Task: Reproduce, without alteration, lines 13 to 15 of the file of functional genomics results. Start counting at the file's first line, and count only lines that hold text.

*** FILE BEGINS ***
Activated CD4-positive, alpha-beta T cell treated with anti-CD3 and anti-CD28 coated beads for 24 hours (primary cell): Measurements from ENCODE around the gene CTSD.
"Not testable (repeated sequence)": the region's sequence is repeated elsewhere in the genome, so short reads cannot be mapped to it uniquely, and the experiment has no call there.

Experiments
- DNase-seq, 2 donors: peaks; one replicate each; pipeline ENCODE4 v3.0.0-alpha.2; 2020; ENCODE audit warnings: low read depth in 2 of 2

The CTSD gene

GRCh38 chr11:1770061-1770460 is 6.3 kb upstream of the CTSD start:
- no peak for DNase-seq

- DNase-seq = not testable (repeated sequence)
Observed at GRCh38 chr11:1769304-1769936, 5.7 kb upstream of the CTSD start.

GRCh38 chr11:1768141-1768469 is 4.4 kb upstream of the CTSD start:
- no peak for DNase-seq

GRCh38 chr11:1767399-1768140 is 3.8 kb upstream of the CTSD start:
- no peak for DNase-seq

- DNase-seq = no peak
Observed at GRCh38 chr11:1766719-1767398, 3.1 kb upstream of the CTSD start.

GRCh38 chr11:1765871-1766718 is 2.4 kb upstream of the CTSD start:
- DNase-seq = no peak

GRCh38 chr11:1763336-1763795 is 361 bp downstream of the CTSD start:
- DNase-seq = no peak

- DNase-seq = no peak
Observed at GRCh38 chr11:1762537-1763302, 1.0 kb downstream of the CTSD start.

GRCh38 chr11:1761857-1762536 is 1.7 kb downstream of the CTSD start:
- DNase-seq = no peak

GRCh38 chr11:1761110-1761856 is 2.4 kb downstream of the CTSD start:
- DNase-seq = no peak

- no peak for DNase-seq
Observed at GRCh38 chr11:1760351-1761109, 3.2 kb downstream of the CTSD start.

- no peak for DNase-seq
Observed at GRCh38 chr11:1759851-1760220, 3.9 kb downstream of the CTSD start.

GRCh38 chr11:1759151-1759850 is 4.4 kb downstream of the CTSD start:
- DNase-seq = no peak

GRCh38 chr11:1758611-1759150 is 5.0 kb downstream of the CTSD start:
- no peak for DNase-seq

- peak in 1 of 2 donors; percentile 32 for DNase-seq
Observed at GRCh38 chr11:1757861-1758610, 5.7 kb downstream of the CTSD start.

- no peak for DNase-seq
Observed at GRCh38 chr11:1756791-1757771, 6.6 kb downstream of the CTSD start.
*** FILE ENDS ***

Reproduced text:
- no peak for DNase-seq

- DNase-seq = no peak
Observed at GRCh38 chr11:1766719-1767398, 3.1 kb upstream of the CTSD start.